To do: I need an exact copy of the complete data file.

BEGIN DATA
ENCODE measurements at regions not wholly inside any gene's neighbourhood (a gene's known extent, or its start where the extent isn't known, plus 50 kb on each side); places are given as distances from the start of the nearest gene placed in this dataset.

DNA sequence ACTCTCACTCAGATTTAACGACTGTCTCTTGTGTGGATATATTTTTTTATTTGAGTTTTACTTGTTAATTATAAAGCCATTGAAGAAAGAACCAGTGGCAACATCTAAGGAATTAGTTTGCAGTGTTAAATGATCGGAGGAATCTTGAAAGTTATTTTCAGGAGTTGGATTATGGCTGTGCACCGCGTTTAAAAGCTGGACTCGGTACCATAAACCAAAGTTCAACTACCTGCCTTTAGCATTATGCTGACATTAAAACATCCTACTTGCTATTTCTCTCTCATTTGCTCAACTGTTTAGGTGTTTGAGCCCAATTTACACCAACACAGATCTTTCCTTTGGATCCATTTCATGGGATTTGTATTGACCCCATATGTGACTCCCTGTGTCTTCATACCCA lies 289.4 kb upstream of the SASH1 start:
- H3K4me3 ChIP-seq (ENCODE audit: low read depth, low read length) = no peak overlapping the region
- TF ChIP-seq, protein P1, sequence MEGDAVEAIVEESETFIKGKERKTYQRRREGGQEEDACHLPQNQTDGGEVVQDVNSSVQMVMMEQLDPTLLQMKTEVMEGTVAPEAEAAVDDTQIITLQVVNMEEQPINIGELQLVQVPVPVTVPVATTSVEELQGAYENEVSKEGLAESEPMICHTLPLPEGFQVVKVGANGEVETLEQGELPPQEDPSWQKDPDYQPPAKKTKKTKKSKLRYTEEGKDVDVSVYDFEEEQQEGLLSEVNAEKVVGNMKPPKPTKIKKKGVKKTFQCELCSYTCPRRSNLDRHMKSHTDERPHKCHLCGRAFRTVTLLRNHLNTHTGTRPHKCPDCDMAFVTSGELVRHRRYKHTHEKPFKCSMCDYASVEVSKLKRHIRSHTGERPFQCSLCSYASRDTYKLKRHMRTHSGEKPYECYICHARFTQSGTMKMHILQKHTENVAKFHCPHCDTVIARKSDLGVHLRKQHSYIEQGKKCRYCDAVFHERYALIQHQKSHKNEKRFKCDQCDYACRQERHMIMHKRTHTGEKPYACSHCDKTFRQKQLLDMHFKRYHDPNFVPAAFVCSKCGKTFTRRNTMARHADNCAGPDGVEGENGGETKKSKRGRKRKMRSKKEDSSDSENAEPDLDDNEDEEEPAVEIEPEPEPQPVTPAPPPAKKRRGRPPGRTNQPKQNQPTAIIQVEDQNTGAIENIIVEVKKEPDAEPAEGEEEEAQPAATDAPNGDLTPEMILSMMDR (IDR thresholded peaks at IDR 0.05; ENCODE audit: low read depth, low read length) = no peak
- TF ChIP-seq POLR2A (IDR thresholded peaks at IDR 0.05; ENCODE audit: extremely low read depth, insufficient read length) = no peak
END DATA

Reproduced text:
ENCODE measurements at regions not wholly inside any gene's neighbourhood (a gene's known extent, or its start where the extent isn't known, plus 50 kb on each side); places are given as distances from the start of the nearest gene placed in this dataset.

DNA sequence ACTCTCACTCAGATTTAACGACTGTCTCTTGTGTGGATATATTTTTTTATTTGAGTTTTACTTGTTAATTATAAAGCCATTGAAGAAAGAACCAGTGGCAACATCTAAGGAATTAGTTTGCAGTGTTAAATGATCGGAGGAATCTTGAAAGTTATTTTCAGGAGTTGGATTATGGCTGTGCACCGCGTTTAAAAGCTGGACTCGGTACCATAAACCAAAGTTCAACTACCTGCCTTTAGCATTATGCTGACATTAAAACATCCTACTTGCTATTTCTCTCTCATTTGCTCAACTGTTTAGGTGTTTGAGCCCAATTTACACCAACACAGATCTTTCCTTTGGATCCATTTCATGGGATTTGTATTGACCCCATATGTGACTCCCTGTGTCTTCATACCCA lies 289.4 kb upstream of the SASH1 start:
- H3K4me3 ChIP-seq (ENCODE audit: low read depth, low read length) = no peak overlapping the region
- TF ChIP-seq, protein P1, sequence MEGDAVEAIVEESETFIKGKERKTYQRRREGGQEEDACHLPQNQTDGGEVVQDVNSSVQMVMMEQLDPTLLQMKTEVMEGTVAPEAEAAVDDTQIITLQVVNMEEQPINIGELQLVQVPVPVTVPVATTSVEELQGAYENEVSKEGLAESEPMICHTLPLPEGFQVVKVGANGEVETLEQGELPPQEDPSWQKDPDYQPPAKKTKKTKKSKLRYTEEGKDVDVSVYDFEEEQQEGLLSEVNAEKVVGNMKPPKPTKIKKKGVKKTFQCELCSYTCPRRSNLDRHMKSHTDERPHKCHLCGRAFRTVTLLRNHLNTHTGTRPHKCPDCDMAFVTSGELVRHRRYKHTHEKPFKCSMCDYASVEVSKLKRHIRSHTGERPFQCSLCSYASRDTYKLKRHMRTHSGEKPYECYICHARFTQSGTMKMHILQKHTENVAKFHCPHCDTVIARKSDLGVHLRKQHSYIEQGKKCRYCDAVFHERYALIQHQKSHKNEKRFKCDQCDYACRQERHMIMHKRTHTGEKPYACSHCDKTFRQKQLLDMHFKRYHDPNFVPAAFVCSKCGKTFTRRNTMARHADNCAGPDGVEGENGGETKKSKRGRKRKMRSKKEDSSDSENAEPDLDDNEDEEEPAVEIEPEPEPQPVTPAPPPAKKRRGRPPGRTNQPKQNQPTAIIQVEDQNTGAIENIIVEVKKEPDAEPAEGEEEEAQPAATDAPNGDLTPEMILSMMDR (IDR thresholded peaks at IDR 0.05; ENCODE audit: low read depth, low read length) = no peak
- TF ChIP-seq POLR2A (IDR thresholded peaks at IDR 0.05; ENCODE audit: extremely low read depth, insufficient read length) = no peak